Politics, my future career choice, the news, nothing was out of bounds. I like to think this encouraged my love of a good debate.

As I passed exams and started college and university, he and my Nanna supported me steadfastly along with my mum and dad.

Grandpa was a huge believer in education and was proud to see me go to university and start my career in journalism (although deep down I’m sure he’d have preferred me to make the far more sensible choice of becoming a teacher like my dad).

He was also a proud wedding guest when I got married in 2008.

As Grandpa grew older, he stayed remarkably active and well. At 85, he still drove, socialised with friends and danced every Saturday night with my Nanna. He could still charm a room.

But old age did mean he needed knee operations. He’d put them off before, but by the summer of 2010 the pain was such that there could be no more delays.

A few days before his 86th birthday, he had the operation. On his birthday, we visited him on the ward with gifts and cake and he seemed in good spirits.

But not too long after, he sadly had a devastating stroke, the kind that meant he could no longer speak and lost the use of one side of his body.

At first, we had hope. But then we knew that he would not recover his speech, or his movement.

Every night was spent at the hospital, holding his hand, combing his hair and talking to our Cliff as his sky coloured eyes met ours.

My heart felt like an anvil. I felt as though I had this extra invisible weight with me everywhere I went.

We had a month of this, a month of limbo, a month of watching our Cliff, a man of fierce independence, try to communicate but not being able to.

After this month, a long month that stretched and stretched, I got the call asking us to come in as he was slipping away.

I was fortunate enough to get there to tell him how much I loved him. Because, oh, how I and we loved him.

He died later that night.

My Nanna asked for donations in lieu of flowers to the Stroke Association in his memory and raised around £2,000 in his name.

That’s why a little over eight years later I’ve decided to run my first half marathon – the Cardiff Half Marathon – for the Stroke Association in his memory to help other families affected by strokes.

I’ll be blogging about my training efforts as we get closer to the day – Sunday 7 October 2018.

This one’s for you, Grandpa.

An autumnal Bluestone break

It’s a bit of a tradition for us to spend a weekend in Bluestone in late September.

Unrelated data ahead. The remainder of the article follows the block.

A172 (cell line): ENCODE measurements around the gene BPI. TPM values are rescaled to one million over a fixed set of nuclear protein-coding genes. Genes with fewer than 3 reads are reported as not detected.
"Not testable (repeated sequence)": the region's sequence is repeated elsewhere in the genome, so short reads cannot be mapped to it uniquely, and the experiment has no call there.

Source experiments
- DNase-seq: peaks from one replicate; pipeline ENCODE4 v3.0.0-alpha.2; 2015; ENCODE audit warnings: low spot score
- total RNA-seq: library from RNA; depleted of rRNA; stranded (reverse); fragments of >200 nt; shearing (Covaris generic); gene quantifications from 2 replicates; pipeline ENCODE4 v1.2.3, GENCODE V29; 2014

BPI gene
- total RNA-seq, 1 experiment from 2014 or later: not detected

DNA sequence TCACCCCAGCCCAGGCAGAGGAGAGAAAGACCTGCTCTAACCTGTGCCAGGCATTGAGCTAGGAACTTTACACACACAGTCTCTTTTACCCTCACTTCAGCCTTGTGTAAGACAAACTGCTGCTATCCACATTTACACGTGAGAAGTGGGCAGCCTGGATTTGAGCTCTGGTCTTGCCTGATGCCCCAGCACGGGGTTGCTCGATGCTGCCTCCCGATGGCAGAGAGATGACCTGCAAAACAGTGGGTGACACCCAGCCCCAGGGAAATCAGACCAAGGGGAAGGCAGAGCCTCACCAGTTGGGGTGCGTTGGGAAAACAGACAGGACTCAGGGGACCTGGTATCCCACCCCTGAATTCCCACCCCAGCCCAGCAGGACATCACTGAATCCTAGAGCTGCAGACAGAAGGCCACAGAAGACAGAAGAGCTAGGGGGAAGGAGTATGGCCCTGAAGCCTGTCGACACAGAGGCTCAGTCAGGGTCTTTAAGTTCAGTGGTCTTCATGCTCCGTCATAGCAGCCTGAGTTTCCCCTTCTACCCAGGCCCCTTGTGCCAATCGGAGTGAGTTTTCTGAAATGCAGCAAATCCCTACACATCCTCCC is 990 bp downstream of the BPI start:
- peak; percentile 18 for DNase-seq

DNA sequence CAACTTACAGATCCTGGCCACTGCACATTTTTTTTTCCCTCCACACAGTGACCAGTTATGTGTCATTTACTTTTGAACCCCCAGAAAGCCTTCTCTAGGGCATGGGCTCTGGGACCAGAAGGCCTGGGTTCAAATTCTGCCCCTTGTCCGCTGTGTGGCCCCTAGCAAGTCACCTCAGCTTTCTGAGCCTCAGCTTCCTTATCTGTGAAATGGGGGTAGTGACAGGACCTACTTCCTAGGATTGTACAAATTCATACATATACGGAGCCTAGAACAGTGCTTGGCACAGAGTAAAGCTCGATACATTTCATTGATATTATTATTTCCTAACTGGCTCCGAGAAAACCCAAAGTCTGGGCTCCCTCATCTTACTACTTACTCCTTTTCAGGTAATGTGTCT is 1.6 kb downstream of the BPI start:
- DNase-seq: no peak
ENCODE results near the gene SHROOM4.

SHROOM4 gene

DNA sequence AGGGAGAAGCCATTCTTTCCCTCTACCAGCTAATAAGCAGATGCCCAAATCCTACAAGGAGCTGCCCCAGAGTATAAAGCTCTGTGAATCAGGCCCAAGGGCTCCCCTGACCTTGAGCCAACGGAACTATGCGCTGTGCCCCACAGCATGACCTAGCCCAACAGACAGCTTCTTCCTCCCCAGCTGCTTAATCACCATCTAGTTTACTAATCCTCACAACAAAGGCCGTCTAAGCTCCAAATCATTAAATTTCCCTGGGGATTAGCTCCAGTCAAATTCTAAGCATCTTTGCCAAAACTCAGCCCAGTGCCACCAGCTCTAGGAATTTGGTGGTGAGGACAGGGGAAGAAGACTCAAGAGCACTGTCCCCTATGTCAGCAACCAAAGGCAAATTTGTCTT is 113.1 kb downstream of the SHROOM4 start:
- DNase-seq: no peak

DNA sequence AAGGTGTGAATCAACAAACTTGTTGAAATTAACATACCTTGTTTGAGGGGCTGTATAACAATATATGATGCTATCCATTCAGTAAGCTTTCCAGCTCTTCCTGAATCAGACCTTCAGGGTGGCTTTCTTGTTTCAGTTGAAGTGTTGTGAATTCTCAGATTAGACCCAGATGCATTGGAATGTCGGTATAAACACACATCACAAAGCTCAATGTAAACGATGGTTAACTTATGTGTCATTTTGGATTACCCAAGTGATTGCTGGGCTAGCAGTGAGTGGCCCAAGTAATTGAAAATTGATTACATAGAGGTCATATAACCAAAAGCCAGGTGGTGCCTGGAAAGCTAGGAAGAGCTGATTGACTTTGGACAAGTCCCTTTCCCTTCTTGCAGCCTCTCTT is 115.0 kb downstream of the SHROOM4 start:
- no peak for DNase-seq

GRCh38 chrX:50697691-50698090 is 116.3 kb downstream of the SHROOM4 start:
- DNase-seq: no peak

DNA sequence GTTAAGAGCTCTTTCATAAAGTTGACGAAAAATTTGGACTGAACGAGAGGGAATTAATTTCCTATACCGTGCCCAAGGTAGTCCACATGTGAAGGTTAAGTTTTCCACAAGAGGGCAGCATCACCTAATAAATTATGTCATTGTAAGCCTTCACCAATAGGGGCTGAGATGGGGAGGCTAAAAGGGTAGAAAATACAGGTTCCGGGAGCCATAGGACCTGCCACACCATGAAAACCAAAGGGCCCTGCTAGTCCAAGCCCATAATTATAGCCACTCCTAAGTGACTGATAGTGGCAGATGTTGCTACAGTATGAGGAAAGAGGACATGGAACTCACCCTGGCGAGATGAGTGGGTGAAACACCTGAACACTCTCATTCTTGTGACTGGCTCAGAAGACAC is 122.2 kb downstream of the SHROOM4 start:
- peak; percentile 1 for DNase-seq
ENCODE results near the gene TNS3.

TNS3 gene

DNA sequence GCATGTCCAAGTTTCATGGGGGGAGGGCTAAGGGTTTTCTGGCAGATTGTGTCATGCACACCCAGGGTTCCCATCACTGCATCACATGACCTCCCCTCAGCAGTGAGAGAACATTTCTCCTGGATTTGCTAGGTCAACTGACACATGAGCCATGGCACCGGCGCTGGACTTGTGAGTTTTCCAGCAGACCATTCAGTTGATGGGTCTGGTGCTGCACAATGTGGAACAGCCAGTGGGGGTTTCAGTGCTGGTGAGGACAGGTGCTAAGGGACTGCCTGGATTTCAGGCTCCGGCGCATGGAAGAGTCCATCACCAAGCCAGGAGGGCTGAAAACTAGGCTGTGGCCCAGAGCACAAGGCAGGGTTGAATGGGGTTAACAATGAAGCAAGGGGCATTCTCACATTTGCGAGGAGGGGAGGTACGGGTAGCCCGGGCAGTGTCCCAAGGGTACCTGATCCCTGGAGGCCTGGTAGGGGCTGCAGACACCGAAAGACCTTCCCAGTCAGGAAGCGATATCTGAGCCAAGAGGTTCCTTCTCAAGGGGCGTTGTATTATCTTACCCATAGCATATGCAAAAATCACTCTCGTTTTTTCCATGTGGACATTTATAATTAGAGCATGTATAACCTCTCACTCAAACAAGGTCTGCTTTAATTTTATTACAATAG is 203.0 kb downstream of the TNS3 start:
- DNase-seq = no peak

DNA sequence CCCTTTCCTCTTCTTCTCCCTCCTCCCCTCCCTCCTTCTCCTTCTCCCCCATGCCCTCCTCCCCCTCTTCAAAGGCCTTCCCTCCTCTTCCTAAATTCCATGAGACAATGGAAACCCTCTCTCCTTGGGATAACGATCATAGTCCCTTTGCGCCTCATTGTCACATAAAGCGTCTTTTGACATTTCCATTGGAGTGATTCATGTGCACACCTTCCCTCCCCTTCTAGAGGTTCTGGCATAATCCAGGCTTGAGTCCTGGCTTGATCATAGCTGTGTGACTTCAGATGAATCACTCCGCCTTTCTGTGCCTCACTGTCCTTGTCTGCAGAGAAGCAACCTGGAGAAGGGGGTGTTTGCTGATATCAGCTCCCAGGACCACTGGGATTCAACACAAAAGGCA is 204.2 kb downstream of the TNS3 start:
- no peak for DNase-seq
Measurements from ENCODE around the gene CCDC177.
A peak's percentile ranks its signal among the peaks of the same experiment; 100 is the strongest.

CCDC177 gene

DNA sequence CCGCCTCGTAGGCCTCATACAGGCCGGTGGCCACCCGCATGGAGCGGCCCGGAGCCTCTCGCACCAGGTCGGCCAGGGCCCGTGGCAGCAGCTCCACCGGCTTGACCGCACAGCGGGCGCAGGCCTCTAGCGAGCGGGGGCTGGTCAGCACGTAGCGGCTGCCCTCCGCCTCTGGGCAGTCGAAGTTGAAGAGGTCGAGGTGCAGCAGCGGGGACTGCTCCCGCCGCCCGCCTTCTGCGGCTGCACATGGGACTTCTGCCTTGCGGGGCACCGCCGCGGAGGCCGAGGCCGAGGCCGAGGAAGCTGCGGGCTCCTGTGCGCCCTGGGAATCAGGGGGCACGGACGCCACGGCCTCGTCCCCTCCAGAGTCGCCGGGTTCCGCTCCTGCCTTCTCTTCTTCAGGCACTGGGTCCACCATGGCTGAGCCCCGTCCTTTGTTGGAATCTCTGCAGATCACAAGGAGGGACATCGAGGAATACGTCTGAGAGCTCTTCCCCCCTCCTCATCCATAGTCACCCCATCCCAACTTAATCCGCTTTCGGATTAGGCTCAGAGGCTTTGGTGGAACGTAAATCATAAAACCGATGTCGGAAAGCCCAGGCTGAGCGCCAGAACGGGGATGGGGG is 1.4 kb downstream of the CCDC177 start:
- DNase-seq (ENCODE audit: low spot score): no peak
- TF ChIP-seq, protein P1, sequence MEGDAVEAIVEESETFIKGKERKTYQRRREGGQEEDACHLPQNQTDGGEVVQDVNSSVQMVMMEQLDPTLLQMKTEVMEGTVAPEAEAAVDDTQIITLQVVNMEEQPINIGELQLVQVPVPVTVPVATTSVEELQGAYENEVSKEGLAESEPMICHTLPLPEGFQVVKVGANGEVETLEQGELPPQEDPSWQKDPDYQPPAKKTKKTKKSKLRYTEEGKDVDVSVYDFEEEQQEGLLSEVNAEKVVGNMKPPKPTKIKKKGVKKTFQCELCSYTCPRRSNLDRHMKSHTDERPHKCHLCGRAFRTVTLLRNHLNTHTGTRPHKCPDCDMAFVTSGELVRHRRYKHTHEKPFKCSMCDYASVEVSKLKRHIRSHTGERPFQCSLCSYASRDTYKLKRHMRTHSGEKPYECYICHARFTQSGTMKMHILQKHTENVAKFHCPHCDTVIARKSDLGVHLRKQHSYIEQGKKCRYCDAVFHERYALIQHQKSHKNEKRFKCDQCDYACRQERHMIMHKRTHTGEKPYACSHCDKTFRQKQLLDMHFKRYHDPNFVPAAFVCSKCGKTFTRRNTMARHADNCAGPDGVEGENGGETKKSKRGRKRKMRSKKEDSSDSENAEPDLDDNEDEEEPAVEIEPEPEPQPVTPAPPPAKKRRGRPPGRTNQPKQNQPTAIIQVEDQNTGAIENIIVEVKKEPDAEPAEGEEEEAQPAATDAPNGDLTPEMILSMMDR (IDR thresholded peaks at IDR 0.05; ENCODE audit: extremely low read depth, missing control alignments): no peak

We usually go around my birthday and it’s a lovely time to mark autumn’s arrival. I love autumn and it’s a pretty time of the year to visit Bluestone and see the hundreds of trees turn gold and shed their leaves.

This year, we were pleased to discover the Pembrokeshire resort was hosting a Bwbach festival offering a range of autumnal and Hallowe’en activities including a Bwbach parade.

The festival also meant that scarecrows were hidden around the resort. The children loved spotting them from the scarecrow couple walking a poodle to the scarecrow fishing at the Bluestone lake.

In previous years, we’ve been treated with autumnal sunny weekends. This wasn’t to be this year but we packed waterproofs and wellies so we were prepared for the wet Welsh weather.

The weather meant we didn’t leave the resort during our stay. The children were content splashing in the swimming pool, tearing around the Adventure Centre and playing in the park. Our daughter spent an age splashing in muddy puddles during our break too.

As our son is learning about forests and the outdoors at school this term, he also took us on a hunt for acorns and conkers and both children were pleased with their acorn treasures.

The children also enjoyed other free activities such as making jingle sticks for the Bwbach parade and the Bwbach festival, where they could dance and sing along to live music.

Overall, a lovely family weekend away to see in the start of autumn.

Blogger note: We paid for our holiday in Bluestone and the resort was unaware we would be writing a review.

Swansea Bay 10K ✅

On the first day of January this year, I pledged to take on a new challenge and signed up for the Swansea Bay 10K.

I have never found running easy so I knew it would be hard, but I decided to run it for the awesome mental health charity Mind following my difficult experience of post-natal depression.

As today inched closer, my nerves grew. Although I’d trained for the best part of three months, a nasty cold meant I’d had to have a fortnight off earlier this month so I worried if I’d make it around the course.

I felt proud putting on my Mind running vest and taking my place among the runners. Shortly before the race started, the rain arrived to soak us through as we waited to get moving.

When it was time to set off, the atmosphere was exciting. I loved

seeing my fellow charity runners taking on the course.

The first few kilometres were okay as I found my slow pace and settled into it. So many supporters

braved the rain and lined the course to cheer us on with pom-poms, shakers and cow bells. Props to the man dressed as Donald Trump at around the 6K mark for making us smile.

From 7K onwards, I struggled. I’ve never run in such heavy rain before and found it challenging to dodge puddles and maintain momentum as the course narrowed.

But somehow I just kept going, one step at a time, and ran without stopping. Yes, I was slow but I was determined to run it all.